# 1.5: Some Minimal Guidance

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Especially in the opening sections, it will not be clear what facts from your prior experience in mathematics you are “allowed" to use. Unfortunately, addressing this issue is difficult and is something we will sort out along the way. In addition, you are likely unfamiliar with how to structure a valid mathematical proof. So that you do not feel completely abandoned, here are some guidelines to keep in mind as you get started with writing proofs.

• The statement you are proving should be on the same page as the beginning of your proof.
• You should indicate where the proof begins by writing “Proof." at the beginning.
• Make it clear to yourself and the reader what your assumptions are at the very beginning of your proof. Typically, these statements will start off “Assume…", “Suppose…", or “Let…". Sometimes there will be some implicit assumptions that we can omit, but at least in the beginning, you should get in the habit of clearly stating your assumptions up front.
• Carefully consider the order in which you write your proof. Each sentence should follow from an earlier sentence in your proof or possibly a result you have already proved.
• Unlike the experience many of you had writing proofs in your high school geometry class, our proofs should be written in complete sentences. You should break sections of a proof into paragraphs and use proper grammar. There are some pedantic conventions for doing this that will be pointed out along the way. Initially, this will be an issue that you may struggle with, but you will get the hang of it.
• There will be many situations where you will want to refer to an earlier definition, problem, theorem, or corollary. In this case, you should reference the statement by number, but it is also helpful to the reader to summarize the statement you are citing. For example, you might write something like, “According to Theorem 2.3, the sum of two consecutive integers is odd, and so…" or “By the definition of divides (Definition 2.5), it follows that…". One thing worth pointing out is that if we are citing a definition, theorem, or problem by number, we should capitalize “Definition", “Theorem", or “Problem", respectively (e.g., “According to Theorem 2.3…"). Otherwise, we do not capitalize these words (e.g., “By the definition of divides…").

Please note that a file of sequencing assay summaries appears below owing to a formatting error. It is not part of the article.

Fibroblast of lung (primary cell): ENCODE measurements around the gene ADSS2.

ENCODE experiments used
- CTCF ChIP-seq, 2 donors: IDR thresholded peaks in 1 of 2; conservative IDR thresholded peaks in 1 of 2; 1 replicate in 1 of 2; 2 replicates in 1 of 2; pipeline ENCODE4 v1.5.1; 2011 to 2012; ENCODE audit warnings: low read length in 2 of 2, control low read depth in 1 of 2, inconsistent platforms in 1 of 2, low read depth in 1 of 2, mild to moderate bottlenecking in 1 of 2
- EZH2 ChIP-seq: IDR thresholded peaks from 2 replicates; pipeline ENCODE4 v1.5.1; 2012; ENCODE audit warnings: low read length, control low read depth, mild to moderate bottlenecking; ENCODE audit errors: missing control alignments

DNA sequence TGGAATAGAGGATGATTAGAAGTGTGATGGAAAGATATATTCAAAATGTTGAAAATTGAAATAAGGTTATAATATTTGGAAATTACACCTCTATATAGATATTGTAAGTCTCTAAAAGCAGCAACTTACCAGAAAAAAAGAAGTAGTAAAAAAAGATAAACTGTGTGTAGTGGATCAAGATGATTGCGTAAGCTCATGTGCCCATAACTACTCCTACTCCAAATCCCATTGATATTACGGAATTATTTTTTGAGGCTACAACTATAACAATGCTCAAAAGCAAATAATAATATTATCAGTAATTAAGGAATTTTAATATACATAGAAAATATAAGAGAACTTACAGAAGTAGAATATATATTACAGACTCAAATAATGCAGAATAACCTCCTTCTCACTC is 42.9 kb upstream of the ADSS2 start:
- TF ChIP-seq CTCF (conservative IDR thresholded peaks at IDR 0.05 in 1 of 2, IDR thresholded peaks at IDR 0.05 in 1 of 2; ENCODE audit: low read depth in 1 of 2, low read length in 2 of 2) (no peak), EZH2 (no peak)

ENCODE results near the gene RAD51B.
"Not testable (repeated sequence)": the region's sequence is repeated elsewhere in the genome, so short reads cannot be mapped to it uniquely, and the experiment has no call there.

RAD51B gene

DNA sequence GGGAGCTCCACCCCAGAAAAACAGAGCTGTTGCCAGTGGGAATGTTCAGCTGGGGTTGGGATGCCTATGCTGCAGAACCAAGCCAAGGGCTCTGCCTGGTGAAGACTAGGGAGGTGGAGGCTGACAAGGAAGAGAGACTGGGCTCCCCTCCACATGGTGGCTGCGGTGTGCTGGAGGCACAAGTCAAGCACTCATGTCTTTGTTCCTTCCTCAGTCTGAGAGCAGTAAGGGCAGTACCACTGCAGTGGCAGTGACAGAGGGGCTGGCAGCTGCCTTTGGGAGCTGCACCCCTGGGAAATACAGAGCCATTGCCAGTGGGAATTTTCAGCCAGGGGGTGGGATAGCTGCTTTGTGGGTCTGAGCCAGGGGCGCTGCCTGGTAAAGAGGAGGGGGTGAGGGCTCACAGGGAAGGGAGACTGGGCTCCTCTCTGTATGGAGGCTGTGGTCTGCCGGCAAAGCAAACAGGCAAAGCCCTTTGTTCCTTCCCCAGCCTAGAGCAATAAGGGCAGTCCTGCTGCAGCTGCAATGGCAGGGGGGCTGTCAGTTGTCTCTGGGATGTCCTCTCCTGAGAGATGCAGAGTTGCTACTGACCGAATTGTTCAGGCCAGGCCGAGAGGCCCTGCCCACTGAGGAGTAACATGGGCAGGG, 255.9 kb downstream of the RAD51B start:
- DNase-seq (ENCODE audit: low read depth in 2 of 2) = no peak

• There will be times when we will need to do some basic algebraic manipulations. You should feel free to do this whenever the need arises. But you should show sufficient work along the way. In addition, you should organize your calculations so that each step follows from the previous. The order in which we write things matters. You do not need to write down justifications for basic algebraic manipulations (e.g., adding 1 to both sides of an equation, adding and subtracting the same amount on the same side of an equation, adding like terms, factoring, basic simplification, etc.).
• On the other hand, you do need to make explicit justification of the logical steps in a proof. As stated above, you should cite a previous definition, theorem, etc. when necessary.
• Similar to making it clear where your proof begins, you should indicate where it ends. It is common to conclude a proof with the standard “proof box" ($$\square$$ or $$\blacksquare$$). This little square at end of a proof is sometimes called a tombstone or Halmos symbol after Hungarian-born American mathematician Paul Halmos (1916–2006).

It is of utmost importance that you work to understand every proof. Questions—asked to your instructor, your peers, and yourself—are often your best tool for determining whether you understand a proof. Another way to help you process and understand a proof is to try and make observations and connections between different ideas, proof statements and methods, and to compare various approaches.

If you would like additional guidance before you dig in, look over the guidelines in Appendix A: Elements of Style for Proofs. It is suggested that you review this appendix occasionally as you progress through the book as some guidelines may not initially make sense or seem relevant. Be prepared to put in a lot of time and do all the work. Your effort will pay off in intellectual development. Now, go have fun and start exploring mathematics!

This page titled 1.5: Some Minimal Guidance is shared under a CC BY-SA 4.0 license and was authored, remixed, and/or curated by Dana Ernst via source content that was edited to the style and standards of the LibreTexts platform.